Iced Coffee VS. Cold Brew Coffee - What is the difference?

There are a lot of misconceptions when it comes to the differences between iced coffee and cold brew coffee. Have you ever wondered what differentiates the two? Then you have come to the right place, please keep reading below!


This form of coffee is one that has taken over the US and is frequently associated with the name Starbucks and their wide variety of different iced coffee beverages. To keep things simple, iced coffee is just hot brewed coffee that has been cooled down, then poured over ice. Although, the hot coffee is usually brewed extra strong to account for dilution from the ice it is poured over. If you don't hot-brew your coffee extra strong to pour over ice, you will end up with a watery and weak coffee that lacks depth of flavor and caffeine. Iced coffee consumed alone can be really hit-or-miss.

The important thing to note here is that iced coffee, while cold when consumed, is still hot-brewed very quickly (within minutes) with water around 200 degrees in temperature. This is critical to note because due to this brewing method, iced coffee is still highly acidic and can be bitter to taste; which is why companies like Starbucks drown their iced coffee beverages in syrups, milk, sugars, and whipped cream. Coffee beans contain chlorogenic acids (quinic and caffeic) that are extracted and absorbed by hot water when brewing coffee and this is what gives coffee its acidity and to some, bitter and bad tastes. Therefore, iced coffee as stated before, is quite simply hot coffee that was cooled and poured over ice.


Another form of "cold coffee", but the brewing method is drastically different than iced coffee and as a result, produces a much smoother, more palatable coffee that tastes amazing by itself. The cold-brewing method of coffee replaces temperature (200 degree-ish water) with time (24 hours by STIR's method) and uses either room temperature or cold water to slow steep the coffee.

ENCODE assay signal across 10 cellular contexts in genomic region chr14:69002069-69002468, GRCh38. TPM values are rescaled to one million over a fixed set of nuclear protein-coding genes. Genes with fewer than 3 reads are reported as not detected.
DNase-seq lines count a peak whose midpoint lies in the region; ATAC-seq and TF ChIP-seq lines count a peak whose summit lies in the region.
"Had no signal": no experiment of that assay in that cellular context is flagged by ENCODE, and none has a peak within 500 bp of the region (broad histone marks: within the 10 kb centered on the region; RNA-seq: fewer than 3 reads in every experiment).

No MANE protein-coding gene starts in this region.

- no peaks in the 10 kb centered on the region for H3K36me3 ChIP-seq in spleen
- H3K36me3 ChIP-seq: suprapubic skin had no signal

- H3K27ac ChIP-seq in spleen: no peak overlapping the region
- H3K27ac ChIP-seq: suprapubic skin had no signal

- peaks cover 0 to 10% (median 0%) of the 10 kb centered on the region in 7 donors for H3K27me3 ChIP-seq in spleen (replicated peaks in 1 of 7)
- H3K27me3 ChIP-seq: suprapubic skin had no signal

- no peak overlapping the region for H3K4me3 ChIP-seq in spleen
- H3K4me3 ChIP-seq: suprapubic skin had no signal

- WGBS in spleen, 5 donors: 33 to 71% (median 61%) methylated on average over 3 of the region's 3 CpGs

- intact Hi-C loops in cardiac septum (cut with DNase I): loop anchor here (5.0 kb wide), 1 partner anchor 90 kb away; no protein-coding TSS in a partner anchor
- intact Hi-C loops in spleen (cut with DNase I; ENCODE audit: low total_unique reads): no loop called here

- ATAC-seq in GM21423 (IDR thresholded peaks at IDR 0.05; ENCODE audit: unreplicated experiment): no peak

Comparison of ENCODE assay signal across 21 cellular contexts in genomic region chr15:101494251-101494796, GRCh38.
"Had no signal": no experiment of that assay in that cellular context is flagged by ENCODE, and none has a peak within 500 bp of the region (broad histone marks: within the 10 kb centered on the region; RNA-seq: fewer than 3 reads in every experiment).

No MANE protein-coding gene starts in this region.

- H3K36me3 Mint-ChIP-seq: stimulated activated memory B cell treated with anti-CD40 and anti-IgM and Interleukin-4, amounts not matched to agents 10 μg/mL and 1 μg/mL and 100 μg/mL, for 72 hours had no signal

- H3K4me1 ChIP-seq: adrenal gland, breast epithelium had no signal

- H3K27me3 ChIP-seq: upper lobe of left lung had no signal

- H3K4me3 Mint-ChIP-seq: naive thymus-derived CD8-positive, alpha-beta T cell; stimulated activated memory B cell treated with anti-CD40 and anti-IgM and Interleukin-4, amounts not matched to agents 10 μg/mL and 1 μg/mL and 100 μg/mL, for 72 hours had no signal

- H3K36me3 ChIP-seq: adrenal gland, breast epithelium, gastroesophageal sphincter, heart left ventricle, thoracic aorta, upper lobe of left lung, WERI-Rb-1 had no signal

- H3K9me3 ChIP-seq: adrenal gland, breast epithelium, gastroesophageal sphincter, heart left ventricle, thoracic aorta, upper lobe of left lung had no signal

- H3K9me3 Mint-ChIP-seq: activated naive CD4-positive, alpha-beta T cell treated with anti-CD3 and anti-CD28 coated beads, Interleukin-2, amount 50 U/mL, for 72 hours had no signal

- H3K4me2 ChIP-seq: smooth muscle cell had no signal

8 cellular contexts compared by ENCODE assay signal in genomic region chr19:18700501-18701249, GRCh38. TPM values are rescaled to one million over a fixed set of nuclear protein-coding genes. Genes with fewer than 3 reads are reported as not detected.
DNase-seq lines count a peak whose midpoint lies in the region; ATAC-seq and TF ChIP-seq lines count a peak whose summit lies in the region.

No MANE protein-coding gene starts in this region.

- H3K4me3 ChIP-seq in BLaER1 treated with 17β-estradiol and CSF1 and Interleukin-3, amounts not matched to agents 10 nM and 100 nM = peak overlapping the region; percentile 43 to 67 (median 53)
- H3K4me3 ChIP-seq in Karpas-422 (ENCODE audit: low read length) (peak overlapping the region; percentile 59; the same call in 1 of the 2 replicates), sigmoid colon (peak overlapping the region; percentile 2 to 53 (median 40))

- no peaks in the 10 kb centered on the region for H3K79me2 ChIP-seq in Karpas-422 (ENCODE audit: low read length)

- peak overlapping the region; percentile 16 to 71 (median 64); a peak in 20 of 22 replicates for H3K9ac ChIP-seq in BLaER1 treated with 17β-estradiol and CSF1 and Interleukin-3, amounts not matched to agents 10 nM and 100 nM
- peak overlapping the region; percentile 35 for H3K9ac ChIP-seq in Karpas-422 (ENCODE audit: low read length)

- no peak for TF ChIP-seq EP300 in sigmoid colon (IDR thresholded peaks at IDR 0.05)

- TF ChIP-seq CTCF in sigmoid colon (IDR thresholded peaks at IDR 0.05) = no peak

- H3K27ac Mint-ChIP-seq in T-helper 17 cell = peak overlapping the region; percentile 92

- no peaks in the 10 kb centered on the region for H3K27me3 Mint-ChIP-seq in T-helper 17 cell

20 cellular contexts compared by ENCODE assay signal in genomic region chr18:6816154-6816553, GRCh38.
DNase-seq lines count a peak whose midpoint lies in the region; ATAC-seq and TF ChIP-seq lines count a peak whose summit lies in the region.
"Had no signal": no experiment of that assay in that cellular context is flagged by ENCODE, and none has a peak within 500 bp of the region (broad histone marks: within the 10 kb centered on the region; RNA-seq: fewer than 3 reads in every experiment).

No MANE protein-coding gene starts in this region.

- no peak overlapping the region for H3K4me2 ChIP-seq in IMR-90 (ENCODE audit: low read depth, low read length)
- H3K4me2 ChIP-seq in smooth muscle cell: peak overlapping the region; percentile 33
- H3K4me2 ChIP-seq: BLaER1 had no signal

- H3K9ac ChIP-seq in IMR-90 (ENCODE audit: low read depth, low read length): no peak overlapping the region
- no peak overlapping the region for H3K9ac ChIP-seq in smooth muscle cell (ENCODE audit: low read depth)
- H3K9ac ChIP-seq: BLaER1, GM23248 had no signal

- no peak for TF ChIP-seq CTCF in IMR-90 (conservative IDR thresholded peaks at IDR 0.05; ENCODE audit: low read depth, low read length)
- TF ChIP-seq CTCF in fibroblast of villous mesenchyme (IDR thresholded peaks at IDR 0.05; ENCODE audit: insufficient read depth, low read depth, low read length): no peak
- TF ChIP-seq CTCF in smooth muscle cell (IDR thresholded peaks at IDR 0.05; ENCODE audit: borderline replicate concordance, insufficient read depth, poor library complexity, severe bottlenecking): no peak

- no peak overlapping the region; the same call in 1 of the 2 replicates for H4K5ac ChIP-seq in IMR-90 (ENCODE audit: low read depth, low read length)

By slowly soaking coffee grounds in cool water over a long period of time, the cool water absorbs far less of those quinic and caffeic acids. Therefore, your end product is 60-65% less acidic than hot or even iced coffee and results in a much smoother coffee that still boasts outstanding flavor and the same caffeine content as caffeine is water soluble. The slow steeping of coffee also reduces oxygenation, which is coffee's worst enemy. Reduced exposure to oxygen via this cold-brewing method drastically increases shelf-life of the coffee as well.

Many cold brew coffees are prepared as a concentrate, that need to be diluted prior to consumption. However, ready-to-drink cold brew coffees have become increasingly popular as companies such ours at STIR Mobile Coffee has taken ample time to figure out a perfect water-to-coffee ratio after months of testing. The result is a cold brew coffee product that is ready-to-drink straight out of the bottle that is high in caffeine (we also have a decaf), ultra smooth, boasts strong coffee flavor, and is low on acidity. Sounds delicious and refreshing right?

Which do we prefer at STIR?

The answer should be obvious considering we have a certain branded product line that we brew, bottle, and distribute. We have made iced coffee before for large events and catering and typically offered to serve it with milk or half & half over ice to cut the acidity. But since the development of our STIR Cold Brew Coffee products, we have fallen in love with the cold-brewing method of coffee and liken cold brew coffee to iced tea for coffee lovers. For us, cold-brewed coffee easily wins the day over it's iced counter part.

Written and posted by: Alexander Rubin, STIR Mobile Coffee, Co-Owner